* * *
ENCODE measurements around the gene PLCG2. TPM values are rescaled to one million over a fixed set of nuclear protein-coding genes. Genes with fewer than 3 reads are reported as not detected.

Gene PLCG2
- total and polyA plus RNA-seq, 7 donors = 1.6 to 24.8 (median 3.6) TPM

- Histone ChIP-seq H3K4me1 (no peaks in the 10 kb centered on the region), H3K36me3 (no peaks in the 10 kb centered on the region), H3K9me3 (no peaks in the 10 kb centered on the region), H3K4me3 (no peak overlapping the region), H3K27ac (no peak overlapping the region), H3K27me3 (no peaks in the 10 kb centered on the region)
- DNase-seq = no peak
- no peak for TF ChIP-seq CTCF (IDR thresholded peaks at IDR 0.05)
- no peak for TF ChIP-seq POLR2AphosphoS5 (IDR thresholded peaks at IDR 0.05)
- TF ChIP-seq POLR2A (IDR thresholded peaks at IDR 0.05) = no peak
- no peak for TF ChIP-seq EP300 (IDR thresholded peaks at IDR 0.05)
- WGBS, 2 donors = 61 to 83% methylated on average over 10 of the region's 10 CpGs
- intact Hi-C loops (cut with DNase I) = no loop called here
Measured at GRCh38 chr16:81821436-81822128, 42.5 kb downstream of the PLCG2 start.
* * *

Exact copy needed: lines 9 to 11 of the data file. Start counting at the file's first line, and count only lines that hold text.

- no peak for TF ChIP-seq EP300 (IDR thresholded peaks at IDR 0.05)
- WGBS, 2 donors = 61 to 83% methylated on average over 10 of the region's 10 CpGs
- intact Hi-C loops (cut with DNase I) = no loop called here